8 Facts Every Marketer Needs to Know about Cyber Monday
The holiday shopping season used to be broken into two parts: Black Friday and every day after that.
But now the Monday after Thanksgiving is a force, driving a huge amount of ecommerce over the web and mobile. Digital marketers must prep well in advance for this massive ecommerce and online sales holiday.
For any marketer planning their Cyber Monday strategy, here are eight essential facts to keep in mind.
It’s getting bigger every year.
Last year was the biggest Cyber Monday yet, hitting $1.7 billion in online spending. That’s a 17% year-over-year increase. And that doesn’t even count mobile spend. Clearly, Cyber Monday has arrived.
Shoppers are way more mobile.
It’s not just about desktops. Mobile browsing and sales are on the rise. According to IBM’s Cyber Monday report, more than 18% of consumers used mobile devices to visit retailer sites. Mobile sales reached 13%, which is a 96% increase over the year before.
Wondering which device draws the most traffic? It’s the iPad at 7%.
And they’re way more social.
Since it’s an online holiday, it’s natural that people share their experiences and hunt for deals through social media. Last year, Cyber Monday accounted for 1.4% of social media chatter that day. On Facebook, referral traffic for top retailers spiked 240% compared to other average Mondays. And conversion rates for Twitter and Pinterest continued their steady rise.
Social conversations and engagement are clearly part of the Cyber Monday experience.
Online shoppers spend more online.
Perhaps Black Friday shoppers are too full from Thanksgiving dinner, but the amount of dollars spent online per consumer is actually higher on Cyber Monday.
The average amount spent online per person over Thanksgiving weekend was $172.42. Not too shabby. But the average online shopper spent $194.46 on Monday, nearly 13% higher. If your goal is online commerce, this is your day.
Shoppers really want a deal.
There’s one big reason so many shoppers hit the web on Cyber Monday: deals.
The top reason shoppers shopped that day was to compare prices and deals. And believe it or not, shoppers bought more while spending less last year. The average number of items per order on Cyber Monday was 8.3. compared to Black Friday, which was 5.6, according to IBM. But shoppers were savvy, using multiple screens and hunting around for the best deals.
If you want to get the attention of the Cyber Monday shopper, you need to get unique offers, promos and discounts in front of them.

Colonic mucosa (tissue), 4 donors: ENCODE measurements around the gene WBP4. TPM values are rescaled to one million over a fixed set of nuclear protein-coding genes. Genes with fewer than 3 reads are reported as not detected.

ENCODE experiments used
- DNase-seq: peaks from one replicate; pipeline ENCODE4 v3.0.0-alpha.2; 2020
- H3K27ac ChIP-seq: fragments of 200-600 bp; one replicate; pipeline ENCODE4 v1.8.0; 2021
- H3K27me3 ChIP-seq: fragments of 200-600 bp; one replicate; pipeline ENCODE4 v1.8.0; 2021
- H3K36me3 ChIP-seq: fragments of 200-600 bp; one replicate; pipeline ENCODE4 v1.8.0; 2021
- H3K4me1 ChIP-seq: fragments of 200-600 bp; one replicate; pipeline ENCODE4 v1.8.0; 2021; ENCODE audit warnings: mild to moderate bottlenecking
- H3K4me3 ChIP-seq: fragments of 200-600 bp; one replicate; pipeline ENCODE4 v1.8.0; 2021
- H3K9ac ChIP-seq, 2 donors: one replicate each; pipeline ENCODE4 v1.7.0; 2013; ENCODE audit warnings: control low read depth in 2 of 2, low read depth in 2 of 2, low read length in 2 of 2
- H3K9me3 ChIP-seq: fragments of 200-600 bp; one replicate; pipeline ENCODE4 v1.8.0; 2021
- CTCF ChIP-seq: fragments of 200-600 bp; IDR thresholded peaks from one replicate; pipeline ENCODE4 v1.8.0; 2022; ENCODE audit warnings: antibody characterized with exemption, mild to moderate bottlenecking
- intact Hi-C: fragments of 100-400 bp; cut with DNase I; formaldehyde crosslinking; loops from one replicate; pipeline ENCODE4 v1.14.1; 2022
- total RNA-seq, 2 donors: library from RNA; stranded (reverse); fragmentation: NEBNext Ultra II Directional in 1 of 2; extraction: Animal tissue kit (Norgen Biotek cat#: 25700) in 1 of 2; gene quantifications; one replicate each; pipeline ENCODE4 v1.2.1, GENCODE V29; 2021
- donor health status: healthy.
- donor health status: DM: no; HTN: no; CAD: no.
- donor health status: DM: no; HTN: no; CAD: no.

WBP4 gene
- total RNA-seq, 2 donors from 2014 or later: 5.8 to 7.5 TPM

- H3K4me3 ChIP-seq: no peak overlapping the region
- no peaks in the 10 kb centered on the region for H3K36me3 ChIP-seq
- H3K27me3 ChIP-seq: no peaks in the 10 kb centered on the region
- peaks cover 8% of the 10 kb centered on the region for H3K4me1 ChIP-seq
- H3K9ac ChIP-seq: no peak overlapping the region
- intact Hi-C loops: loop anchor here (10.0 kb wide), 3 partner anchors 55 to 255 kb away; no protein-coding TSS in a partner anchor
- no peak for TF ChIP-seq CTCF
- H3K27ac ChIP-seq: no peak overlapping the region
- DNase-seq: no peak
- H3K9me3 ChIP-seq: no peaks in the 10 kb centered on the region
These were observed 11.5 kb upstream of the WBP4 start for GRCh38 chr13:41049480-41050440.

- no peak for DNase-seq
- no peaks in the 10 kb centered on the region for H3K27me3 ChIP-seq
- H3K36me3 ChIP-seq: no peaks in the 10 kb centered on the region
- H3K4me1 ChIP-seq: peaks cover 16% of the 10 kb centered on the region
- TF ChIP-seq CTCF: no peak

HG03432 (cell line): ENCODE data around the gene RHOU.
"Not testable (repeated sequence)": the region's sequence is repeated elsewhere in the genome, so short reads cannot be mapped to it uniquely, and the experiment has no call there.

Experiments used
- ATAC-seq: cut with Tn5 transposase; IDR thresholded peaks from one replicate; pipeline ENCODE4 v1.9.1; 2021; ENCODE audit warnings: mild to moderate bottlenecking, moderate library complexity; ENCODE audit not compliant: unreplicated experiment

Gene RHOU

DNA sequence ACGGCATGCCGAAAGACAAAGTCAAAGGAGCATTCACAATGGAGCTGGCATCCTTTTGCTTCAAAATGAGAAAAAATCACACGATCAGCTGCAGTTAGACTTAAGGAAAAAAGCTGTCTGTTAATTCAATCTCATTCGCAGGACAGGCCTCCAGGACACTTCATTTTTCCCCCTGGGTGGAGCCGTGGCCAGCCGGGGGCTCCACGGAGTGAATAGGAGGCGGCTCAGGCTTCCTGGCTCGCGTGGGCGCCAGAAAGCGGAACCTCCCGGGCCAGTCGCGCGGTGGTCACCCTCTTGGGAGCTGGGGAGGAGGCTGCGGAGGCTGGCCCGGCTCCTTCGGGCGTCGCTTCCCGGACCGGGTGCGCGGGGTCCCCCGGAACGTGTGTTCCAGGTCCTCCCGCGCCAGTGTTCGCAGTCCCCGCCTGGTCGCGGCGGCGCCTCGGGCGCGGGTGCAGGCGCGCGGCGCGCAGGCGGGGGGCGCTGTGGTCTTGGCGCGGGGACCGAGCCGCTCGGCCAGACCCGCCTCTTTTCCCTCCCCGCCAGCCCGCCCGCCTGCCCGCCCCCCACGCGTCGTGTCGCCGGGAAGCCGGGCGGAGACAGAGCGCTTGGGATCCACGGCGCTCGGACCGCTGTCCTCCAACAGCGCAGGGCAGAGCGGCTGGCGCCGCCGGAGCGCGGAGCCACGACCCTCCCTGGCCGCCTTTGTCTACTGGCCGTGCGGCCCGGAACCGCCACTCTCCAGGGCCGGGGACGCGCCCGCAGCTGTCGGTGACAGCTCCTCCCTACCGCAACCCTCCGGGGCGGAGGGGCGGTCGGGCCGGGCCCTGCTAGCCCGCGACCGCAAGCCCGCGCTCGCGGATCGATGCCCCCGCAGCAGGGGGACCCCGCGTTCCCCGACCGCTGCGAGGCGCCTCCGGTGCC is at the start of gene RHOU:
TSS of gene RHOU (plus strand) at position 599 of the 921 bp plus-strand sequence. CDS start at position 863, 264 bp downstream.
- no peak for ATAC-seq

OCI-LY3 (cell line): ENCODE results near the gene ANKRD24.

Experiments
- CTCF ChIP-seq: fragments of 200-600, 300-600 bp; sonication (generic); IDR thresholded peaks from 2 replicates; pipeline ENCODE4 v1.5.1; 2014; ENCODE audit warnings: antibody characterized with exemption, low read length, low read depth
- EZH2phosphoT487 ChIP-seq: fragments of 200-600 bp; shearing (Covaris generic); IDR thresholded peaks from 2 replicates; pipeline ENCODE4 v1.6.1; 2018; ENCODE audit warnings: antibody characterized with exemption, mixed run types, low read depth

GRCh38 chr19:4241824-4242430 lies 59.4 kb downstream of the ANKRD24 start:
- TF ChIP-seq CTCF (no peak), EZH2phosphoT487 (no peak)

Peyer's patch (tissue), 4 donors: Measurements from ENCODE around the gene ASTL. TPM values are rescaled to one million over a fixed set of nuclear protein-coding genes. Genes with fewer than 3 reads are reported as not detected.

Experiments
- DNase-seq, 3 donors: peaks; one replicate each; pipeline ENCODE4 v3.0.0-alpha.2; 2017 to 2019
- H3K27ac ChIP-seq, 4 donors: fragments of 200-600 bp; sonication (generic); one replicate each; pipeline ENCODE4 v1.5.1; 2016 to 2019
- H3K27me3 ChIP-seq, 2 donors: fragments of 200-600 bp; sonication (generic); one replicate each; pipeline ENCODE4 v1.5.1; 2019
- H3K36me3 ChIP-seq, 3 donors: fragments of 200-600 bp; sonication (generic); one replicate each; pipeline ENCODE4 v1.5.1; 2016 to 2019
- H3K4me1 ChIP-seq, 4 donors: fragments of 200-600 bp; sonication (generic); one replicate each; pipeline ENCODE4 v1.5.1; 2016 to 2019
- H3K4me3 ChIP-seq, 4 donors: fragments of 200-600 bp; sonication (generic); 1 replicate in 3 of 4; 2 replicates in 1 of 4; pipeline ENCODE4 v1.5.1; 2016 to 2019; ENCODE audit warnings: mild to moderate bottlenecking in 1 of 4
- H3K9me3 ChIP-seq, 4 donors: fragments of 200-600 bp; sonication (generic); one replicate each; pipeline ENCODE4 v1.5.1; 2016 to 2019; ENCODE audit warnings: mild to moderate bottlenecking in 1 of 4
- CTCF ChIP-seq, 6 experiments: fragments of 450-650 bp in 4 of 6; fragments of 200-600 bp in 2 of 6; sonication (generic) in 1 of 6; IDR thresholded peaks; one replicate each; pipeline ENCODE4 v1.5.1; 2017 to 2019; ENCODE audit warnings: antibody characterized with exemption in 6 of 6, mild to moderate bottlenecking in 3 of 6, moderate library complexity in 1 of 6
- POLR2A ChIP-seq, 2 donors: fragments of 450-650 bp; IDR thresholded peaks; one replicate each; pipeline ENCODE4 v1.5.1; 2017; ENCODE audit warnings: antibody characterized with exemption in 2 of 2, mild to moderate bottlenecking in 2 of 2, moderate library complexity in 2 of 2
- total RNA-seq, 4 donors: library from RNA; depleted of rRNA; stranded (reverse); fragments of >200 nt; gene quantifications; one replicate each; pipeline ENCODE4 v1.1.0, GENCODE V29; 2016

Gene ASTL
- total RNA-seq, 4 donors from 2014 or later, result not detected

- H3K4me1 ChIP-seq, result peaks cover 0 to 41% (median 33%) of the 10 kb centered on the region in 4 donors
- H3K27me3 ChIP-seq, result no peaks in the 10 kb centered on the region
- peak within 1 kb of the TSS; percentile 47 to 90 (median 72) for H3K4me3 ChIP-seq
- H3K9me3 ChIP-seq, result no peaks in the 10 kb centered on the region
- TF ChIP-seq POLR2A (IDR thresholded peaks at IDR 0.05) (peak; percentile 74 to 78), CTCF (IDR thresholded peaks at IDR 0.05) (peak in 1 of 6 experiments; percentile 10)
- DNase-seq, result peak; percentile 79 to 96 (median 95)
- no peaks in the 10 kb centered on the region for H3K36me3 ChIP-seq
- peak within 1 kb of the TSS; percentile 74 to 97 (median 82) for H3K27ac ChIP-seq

It’s a great day to reach men.
If you think shopping holidays are geared towards women, you’re wrong. According to BIGinsight, men (43%) actually claim to shop online during Cyber Monday more than women (39%).
There are real opportunities to reach consumers with male-oriented products and specials during the Monday shopping spree.
Late morning is the time to strike.
You’re out to attract Cyber Monday shoppers with a special offer or campaign. When’s the best time to strike?
Based on data collected by IBM, online sales peaked at 11:25 AM EST. The good news is that those peak times didn’t lead to deep valleys. Momentum remained strong after shoppers’ evening commutes.
Apparel, books, video games, DVDs and electronics are hot.
Cyber Monday is a revenue opportunity for any business with an online presence. But if you sell books, video games, electronics or apparel, you can’t afford to sit on the sidelines.
The top categories for Cyber Monday purchases include apparel (31%), books/DVDs/video games (28%) and consumer electronics (25%). If you sell into these categories, you need to market aggressively during Cyber Monday.
Are you planning ahead for Cyber Monday? Download our free Social Marketers’ Guide to the Holidaysfor advice on building your social strategy for the season.
Mark is Co-Founder and VP Customer of Offerpop, a leading social marketing software company. Offerpop helps marketers engage audiences everywhere. Launch powerful social marketing campaigns inminutes across all major social networks and marketing channels on any device subscribers.
Mark has helped launch an array of online, mobile and media businesses, including the first TV product placement ...
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